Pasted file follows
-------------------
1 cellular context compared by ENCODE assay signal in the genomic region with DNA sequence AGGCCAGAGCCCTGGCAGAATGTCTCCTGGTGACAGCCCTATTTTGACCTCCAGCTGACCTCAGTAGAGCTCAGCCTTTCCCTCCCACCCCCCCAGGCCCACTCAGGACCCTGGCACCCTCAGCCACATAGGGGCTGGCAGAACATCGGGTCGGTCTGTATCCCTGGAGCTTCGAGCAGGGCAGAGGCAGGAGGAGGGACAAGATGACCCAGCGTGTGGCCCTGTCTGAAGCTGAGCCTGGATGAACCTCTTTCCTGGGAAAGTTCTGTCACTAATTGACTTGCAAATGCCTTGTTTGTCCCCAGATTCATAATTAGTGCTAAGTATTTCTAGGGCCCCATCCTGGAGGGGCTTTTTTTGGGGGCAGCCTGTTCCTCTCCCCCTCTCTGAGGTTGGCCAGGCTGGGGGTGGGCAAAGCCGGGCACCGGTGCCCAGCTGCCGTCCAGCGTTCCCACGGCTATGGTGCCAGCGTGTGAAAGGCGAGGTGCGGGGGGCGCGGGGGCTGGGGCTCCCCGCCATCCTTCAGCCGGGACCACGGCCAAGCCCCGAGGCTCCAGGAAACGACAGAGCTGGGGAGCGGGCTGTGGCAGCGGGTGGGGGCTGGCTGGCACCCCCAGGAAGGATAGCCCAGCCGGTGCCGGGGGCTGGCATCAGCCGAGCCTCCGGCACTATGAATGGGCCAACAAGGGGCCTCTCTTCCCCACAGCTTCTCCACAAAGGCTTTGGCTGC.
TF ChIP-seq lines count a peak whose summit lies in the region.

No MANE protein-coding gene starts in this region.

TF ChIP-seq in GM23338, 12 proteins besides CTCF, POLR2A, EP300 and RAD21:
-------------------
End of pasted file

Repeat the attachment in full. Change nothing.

1 cellular context compared by ENCODE assay signal in the genomic region with DNA sequence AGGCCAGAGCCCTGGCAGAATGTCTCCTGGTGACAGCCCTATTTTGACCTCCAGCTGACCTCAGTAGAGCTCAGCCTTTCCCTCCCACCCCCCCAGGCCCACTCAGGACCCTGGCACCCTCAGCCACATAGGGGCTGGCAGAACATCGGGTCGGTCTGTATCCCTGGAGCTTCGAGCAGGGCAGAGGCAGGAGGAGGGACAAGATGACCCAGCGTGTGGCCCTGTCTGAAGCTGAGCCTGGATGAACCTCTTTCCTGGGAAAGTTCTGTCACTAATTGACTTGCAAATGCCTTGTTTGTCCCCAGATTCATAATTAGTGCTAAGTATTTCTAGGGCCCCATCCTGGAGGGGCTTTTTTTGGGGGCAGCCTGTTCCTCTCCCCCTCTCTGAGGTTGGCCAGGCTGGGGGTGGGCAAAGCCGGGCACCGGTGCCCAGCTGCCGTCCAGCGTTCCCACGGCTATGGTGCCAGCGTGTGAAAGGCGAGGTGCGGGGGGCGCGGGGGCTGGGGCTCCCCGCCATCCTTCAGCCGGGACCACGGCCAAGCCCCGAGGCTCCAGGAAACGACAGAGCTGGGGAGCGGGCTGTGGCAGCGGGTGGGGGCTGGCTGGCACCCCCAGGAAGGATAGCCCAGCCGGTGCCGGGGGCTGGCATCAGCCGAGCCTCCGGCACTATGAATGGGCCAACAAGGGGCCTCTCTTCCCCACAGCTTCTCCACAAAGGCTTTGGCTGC.
TF ChIP-seq lines count a peak whose summit lies in the region.

No MANE protein-coding gene starts in this region.

TF ChIP-seq in GM23338, 12 proteins besides CTCF, POLR2A, EP300 and RAD21: